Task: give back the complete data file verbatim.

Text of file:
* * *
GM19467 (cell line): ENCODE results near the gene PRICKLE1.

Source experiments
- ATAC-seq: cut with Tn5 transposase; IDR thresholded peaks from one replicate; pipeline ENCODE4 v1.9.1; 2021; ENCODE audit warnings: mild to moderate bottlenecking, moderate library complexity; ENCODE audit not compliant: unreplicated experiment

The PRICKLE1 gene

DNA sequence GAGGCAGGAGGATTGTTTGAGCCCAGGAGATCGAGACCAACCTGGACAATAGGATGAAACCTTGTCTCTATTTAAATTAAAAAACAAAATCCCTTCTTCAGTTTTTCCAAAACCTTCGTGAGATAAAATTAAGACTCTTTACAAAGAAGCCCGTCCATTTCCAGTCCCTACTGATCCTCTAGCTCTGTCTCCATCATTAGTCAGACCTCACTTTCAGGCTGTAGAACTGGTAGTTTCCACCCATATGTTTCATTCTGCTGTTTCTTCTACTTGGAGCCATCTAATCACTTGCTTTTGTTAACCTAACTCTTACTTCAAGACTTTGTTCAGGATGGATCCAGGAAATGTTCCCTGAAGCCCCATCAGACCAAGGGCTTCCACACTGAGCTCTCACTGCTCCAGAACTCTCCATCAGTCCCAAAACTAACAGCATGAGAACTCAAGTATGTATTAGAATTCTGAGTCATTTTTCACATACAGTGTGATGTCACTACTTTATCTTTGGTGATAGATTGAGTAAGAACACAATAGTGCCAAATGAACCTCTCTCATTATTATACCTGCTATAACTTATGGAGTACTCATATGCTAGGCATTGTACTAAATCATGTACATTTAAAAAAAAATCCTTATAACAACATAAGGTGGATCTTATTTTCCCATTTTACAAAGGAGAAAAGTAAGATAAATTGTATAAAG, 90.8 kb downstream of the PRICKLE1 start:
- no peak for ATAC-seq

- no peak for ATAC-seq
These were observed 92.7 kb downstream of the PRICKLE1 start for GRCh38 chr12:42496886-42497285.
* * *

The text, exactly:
GM19467 (cell line): ENCODE results near the gene PRICKLE1.

Source experiments
- ATAC-seq: cut with Tn5 transposase; IDR thresholded peaks from one replicate; pipeline ENCODE4 v1.9.1; 2021; ENCODE audit warnings: mild to moderate bottlenecking, moderate library complexity; ENCODE audit not compliant: unreplicated experiment

The PRICKLE1 gene

DNA sequence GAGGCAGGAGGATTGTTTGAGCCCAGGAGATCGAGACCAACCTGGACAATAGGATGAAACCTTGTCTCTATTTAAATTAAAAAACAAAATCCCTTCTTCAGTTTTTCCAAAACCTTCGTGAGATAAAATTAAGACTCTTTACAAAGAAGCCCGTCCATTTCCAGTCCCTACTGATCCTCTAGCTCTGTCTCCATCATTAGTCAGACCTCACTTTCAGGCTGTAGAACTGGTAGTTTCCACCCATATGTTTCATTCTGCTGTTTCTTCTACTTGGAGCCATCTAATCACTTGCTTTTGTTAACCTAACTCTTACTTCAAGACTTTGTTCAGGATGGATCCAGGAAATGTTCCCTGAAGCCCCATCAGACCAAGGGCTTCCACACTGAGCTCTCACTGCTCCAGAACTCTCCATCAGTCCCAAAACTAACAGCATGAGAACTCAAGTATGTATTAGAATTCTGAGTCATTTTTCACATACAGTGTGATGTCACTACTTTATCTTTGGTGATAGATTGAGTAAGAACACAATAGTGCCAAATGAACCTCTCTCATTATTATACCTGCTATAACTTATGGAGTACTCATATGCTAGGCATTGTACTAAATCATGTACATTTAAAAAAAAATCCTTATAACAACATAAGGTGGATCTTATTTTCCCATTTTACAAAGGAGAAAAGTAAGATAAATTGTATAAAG, 90.8 kb downstream of the PRICKLE1 start:
- no peak for ATAC-seq

- no peak for ATAC-seq
These were observed 92.7 kb downstream of the PRICKLE1 start for GRCh38 chr12:42496886-42497285.